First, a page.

Context: Sepsis, organ failure, and shock remain common among patients with moderate to severe burn injuries. The inability of clinical factors to identify at-risk patients suggests that genetic variation may influence the risk for serious infection and the outcome from severe injury. Objective: Resolution of genetic variants associated with severe sepsis following burn injury. Patients: A total of 159 patients with burns ⩾20% of their total body surface area or any smoke inhalation injury without significant non-burn related trauma (injury severity score (ISS)⩾16), traumatic or anoxic brain injury, or spinal cord injury and who survived more than 48 h post-admission. Methods: Candidate single nucleotide polymorphisms (SNPs) within bacterial recognition (TLR4 +896, CD14 –159) and inflammatory response (TNF-α –308, IL-1ß –31, IL-6 –174) loci were evaluated for association with increased risk for severe sepsis (sepsis plus organ dysfunction or septic shock) and mortality. Results: After adjustment for age, full-thickness burn size, ethnicity, and gender, carriage of the TLR4 +896 G-allele imparted at least a 1.8-fold increased risk of developing severe sepsis following a burn injury, relative to AA homozygotes (adjusted odds ratio (aOR) 6.4; 95% confidence interval (CI) 1.8 to 23.2). Carriage of the TNF-α –308 A-allele imparted a similarly increased risk, relative to GG homozygotes (aOR = 4.5; 95% CI 1.7 to 12.0). None of the SNPs examined were significantly associated with mortality. Conclusions: The TLR4 +896 and TNF-α –308 polymorphisms were significantly associated with an increased risk for severe sepsis following burn trauma. PMID:15520404

  20. The Neural Consequences of Age-Related Hearing Loss.

    PubMed

    Peelle, Jonathan E; Wingfield, Arthur

    2016-07-01

    During hearing, acoustic signals travel up the ascending auditory pathway from the cochlea to auditory cortex; efferent connections provide descending feedback. In human listeners, although auditory and cognitive processing have sometimes been viewed as separate domains, a growing body of work suggests they are intimately coupled. Here, we review the effects of hearing loss on neural systems supporting spoken language comprehension, beginning with age-related physiological decline. We suggest that listeners recruit domain general executive systems to maintain successful communication when the auditory signal is degraded, but that this compensatory processing has behavioral consequences: even relatively mild levels of hearing loss can lead to cascading cognitive effects that impact perception, comprehension, and memory, leading to increased listening effort during speech comprehension.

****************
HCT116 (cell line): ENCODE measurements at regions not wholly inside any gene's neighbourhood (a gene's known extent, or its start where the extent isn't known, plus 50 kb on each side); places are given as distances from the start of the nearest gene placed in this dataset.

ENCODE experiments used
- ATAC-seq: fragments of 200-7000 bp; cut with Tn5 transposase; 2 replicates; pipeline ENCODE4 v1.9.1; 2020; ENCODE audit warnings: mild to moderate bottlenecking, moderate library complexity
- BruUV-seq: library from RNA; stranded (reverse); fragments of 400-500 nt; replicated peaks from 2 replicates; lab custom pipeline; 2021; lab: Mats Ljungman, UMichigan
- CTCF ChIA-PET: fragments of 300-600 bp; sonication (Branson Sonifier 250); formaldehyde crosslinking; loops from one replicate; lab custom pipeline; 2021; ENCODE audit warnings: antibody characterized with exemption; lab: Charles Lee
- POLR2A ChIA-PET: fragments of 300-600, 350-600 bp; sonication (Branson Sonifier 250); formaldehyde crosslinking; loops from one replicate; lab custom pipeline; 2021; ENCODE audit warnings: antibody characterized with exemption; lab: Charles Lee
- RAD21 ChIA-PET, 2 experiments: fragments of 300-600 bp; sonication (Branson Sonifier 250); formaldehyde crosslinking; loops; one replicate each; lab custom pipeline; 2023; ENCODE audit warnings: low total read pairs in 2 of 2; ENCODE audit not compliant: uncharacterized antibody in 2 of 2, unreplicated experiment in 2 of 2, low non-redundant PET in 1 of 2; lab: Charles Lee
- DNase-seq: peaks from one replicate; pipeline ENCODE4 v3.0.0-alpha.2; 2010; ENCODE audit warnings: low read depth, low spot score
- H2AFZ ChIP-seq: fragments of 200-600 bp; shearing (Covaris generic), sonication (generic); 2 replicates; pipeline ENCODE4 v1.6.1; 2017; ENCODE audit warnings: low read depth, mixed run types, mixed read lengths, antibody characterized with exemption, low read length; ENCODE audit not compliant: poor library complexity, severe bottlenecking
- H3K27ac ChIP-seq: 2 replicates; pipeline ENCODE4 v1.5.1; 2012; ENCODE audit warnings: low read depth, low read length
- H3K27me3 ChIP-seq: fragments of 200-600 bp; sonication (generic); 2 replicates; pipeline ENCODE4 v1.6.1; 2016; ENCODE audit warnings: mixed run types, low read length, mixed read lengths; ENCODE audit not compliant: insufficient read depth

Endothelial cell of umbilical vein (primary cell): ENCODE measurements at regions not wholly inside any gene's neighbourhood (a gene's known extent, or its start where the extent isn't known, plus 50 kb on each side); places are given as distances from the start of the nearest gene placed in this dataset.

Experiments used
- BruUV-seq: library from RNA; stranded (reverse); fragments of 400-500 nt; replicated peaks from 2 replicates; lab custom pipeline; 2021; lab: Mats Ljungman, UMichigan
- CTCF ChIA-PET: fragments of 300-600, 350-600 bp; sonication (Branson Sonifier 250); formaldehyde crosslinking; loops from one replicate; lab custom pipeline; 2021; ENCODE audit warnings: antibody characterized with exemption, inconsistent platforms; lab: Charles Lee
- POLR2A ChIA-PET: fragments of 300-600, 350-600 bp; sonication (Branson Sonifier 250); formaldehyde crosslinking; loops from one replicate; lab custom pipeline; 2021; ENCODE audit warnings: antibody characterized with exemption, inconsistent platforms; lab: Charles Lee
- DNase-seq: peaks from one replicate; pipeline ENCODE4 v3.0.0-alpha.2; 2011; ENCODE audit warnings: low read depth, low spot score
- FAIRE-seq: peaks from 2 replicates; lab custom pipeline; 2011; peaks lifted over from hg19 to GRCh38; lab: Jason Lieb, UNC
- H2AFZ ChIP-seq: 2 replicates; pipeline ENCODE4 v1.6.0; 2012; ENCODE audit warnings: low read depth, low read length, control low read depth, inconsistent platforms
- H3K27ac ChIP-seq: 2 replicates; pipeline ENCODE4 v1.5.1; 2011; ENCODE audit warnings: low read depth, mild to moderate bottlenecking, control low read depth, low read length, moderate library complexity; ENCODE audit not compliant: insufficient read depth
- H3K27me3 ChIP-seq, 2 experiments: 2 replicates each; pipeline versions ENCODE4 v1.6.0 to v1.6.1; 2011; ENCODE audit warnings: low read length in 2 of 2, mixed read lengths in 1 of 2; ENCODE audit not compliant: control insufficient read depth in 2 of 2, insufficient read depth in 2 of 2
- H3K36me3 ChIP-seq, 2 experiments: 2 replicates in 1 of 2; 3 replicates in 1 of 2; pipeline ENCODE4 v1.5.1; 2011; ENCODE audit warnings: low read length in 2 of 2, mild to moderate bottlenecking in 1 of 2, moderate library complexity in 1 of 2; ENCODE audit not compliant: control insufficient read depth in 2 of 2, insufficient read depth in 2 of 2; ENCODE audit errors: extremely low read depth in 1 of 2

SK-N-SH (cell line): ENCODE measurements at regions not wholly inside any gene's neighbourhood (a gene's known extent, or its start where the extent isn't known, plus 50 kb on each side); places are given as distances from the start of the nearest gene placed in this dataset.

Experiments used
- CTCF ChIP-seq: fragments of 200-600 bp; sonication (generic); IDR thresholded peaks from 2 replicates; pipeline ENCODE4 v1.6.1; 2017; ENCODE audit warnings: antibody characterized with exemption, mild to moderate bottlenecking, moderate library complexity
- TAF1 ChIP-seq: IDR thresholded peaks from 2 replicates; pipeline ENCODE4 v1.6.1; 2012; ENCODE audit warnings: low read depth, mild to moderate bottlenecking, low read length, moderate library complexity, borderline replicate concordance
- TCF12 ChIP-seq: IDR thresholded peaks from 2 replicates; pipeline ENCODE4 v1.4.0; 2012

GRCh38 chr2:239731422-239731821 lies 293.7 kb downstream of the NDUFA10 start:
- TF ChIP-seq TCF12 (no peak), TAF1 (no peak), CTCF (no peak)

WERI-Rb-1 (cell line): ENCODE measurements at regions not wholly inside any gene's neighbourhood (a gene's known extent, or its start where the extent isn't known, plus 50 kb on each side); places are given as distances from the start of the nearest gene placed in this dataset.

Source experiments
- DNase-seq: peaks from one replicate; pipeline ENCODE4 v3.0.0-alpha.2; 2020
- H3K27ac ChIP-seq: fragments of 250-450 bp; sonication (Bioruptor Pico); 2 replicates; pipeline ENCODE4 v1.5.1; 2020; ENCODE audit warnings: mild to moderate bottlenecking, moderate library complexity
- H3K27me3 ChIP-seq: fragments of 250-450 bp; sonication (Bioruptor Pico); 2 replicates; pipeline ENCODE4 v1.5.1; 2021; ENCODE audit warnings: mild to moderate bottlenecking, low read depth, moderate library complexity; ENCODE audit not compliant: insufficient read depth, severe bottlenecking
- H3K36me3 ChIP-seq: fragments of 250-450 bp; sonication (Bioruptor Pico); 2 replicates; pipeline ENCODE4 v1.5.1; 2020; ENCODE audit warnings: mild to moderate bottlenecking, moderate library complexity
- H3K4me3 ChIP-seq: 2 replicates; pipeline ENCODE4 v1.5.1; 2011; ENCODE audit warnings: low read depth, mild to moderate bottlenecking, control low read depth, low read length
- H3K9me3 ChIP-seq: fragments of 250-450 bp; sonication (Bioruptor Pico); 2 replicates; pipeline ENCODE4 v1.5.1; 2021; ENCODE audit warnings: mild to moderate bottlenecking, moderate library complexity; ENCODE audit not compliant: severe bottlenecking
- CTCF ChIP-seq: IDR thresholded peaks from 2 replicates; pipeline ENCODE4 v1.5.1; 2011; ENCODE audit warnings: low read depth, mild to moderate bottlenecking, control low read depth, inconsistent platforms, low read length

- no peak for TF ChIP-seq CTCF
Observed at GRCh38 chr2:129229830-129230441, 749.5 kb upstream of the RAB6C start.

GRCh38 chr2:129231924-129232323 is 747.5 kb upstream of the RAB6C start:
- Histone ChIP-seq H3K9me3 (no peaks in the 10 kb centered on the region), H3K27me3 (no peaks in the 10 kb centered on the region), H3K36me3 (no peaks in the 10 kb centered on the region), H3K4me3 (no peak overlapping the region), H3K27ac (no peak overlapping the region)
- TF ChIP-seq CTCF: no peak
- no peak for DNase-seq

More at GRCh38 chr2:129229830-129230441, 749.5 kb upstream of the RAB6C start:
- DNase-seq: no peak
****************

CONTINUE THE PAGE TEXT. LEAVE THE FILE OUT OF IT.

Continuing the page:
1. The genetics of age-related macular degeneration.

    PubMed

    Gorin, M B; Breitner, J C; De Jong, P T; Hageman, G S; Klaver, C C; Kuehn, M H; Seddon, J M

    1999-11-03

    Age-related macular degeneration (AMD) is increasingly recognized as a complex genetic disorder in which one or more genes contribute to an individual's susceptibility for developing the condition. Twin and family studies as well as population-based genetic epidemiologic methods have convincingly demonstrated the importance of genetics in AMD, though the extent of heritability, the number of genes involved, and the phenotypic and genetic heterogeneity of the condition remain unresolved. The extent to which other hereditary macular dystrophies such as Stargardts disease, familial radial drusen (malattia leventinese), Best's disease, and peripherin/RDS-related dystrophy are related to AMD remains unclear. Alzheimer's disease, another late onset, heterogeneous degenerative disorder of the central nervous system, offers a valuable model for identifying the issues that confront AMD genetics.

  2. Developments in age-related macular degeneration: Diagnosis and treatment.